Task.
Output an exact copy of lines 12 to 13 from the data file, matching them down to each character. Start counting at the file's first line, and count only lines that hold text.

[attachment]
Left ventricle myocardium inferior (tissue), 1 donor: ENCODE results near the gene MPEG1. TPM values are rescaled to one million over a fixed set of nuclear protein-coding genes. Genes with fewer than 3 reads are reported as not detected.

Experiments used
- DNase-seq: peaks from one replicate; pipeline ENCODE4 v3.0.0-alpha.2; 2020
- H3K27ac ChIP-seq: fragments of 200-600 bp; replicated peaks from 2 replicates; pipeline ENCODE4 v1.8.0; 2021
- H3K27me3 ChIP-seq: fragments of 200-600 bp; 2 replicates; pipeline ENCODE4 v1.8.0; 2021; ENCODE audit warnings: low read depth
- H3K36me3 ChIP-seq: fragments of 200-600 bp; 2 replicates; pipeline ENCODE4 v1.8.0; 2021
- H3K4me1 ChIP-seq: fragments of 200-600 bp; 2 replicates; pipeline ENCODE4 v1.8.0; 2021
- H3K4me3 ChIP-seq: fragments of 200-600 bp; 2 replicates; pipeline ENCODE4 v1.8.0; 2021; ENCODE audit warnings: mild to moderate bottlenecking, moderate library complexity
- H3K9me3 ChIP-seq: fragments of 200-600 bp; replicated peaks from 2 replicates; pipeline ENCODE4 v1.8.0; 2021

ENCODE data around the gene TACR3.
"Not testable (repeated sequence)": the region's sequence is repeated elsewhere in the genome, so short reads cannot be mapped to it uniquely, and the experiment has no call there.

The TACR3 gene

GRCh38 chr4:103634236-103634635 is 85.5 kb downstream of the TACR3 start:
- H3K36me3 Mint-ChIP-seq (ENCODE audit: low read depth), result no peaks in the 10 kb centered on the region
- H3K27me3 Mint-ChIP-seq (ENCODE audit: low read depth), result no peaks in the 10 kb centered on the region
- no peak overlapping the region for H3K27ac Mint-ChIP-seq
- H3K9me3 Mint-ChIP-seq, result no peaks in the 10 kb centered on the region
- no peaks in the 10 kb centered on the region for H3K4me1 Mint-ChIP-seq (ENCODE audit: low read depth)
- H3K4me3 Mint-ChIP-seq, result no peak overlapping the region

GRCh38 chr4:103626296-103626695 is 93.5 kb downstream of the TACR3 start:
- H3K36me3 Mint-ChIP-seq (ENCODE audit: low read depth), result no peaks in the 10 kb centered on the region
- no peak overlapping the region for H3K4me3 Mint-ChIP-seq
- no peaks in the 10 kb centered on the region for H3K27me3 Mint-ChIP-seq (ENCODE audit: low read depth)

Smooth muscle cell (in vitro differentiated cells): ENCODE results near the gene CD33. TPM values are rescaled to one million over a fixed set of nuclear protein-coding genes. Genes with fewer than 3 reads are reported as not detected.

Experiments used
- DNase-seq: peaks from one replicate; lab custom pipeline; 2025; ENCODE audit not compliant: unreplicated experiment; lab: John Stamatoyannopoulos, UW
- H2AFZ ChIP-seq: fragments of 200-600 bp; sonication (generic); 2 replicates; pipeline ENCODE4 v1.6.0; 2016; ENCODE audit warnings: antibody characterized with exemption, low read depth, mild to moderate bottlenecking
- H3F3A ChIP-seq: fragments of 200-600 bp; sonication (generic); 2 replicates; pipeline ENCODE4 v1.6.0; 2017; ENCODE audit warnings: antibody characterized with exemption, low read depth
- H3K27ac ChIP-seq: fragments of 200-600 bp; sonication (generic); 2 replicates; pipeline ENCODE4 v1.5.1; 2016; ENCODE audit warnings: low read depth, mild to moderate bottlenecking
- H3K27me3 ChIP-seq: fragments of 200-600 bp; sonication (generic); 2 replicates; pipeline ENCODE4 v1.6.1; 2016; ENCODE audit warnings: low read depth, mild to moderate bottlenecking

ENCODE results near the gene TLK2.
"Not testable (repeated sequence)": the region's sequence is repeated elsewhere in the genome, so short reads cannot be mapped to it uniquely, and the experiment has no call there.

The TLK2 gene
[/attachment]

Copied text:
The TACR3 gene

GRCh38 chr4:103634236-103634635 is 85.5 kb downstream of the TACR3 start: